David Sparks, commenting on the FBI’s latest challenge to encryption:
I sympathize with law enforcement for wanting access to this data. I worked briefly in the criminal justice system and I know how maddening it would be to know you have a magic envelope with evidence in it and no way to open that envelope. I just think the sacrifice involved with creating a back door is too much to ask.
I do think this discussion isn’t over though. Apple sells into a lot of countries. Any one of them could require they install a back door as a condition of access to the market. Apple’s principals are on a collision course with a massive loss of income. Is it just a question of time before governmental regulation and market pressures make this period of time, where all citizens have relatively secured data and communications, only a temporary phase? I sure hope not.
Apple has proved itself somewhat amenable to compromise. It stores iCloud data for Chinese and Russian users on servers located in those countries. In the case of China, the data centre provider is a state-run company. Apple maintains that it holds the encryption keys, that it won’t disclose user data without legal authorization, and that the governments of both countries have no way of getting users’ data without going through legal proceedings. But, still, the legal systems of both countries are notoriously favourable to authoritarian policies, so it’s hard not to assume that Apple’s control is anything greater than theoretical.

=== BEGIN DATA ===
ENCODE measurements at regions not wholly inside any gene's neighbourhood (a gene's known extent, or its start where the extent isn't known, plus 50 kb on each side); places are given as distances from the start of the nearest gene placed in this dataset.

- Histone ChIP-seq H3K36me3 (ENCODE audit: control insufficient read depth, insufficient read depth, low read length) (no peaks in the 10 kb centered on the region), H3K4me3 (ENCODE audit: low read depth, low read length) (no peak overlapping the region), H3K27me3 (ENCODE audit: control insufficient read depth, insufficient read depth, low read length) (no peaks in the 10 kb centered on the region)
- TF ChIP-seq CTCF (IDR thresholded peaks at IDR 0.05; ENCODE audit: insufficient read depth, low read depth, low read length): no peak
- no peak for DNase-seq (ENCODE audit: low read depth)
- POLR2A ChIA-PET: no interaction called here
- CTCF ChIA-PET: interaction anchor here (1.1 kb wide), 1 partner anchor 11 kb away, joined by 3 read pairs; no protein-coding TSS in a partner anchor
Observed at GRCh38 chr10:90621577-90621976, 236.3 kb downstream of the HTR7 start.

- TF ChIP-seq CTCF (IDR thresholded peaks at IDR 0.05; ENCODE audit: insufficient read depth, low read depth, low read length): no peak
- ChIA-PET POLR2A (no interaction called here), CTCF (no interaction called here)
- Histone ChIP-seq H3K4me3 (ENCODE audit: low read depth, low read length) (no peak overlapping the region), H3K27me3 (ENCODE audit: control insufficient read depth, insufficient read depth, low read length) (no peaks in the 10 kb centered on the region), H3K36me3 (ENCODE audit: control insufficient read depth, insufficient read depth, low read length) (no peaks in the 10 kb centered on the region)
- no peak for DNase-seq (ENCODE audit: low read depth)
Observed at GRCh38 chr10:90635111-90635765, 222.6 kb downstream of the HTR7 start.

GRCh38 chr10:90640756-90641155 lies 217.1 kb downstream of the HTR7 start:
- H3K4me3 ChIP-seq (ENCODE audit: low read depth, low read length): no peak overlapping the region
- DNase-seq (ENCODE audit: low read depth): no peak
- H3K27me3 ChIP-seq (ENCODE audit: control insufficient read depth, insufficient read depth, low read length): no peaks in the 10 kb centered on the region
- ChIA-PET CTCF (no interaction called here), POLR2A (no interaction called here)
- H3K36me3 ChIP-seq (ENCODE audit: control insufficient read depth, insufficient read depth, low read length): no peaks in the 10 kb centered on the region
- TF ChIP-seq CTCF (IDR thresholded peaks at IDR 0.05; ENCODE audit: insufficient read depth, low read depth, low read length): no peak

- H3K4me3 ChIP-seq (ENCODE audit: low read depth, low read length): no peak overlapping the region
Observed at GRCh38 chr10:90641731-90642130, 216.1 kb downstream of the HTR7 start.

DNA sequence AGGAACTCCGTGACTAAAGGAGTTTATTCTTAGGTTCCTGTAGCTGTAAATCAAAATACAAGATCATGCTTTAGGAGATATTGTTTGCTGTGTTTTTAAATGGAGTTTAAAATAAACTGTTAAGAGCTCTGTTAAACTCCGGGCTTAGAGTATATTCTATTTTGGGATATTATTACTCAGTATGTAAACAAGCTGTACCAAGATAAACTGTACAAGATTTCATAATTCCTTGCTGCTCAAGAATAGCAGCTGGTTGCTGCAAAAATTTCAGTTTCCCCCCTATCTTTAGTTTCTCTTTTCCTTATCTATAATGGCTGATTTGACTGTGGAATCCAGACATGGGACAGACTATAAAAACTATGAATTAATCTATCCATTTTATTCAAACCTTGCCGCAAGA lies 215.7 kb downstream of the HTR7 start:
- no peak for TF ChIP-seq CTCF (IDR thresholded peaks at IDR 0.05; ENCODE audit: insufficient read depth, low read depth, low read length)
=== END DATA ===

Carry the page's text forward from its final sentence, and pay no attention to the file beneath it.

Notably, both China and Russia have extreme restrictions on end-to-end encryption. In Russia, telecom and software companies are required to retain messages and encryption data for months; but, as Telegram offers messaging that’s encrypted end-to-end, they have no encryption keys to retain, resulting in its ban in the country. A similar law recently came into effect in China. Yet, iMessage remains available in both countries and, presumably, Apple has made no concessions on its end-to-end encryption. In 2018, meanwhile, the Australian government passed a law requiring tech companies to assist in decrypting users’ data. Apple has continued to sell products and services encrypted by default in all three countries.
Sparks is right: there will come a time that Apple will need to choose whether it will stand behind strong privacy and security, or if the monetary cost of doing so is simply too high. And Apple is, ultimately, a business legally required to do what is best for its shareholders.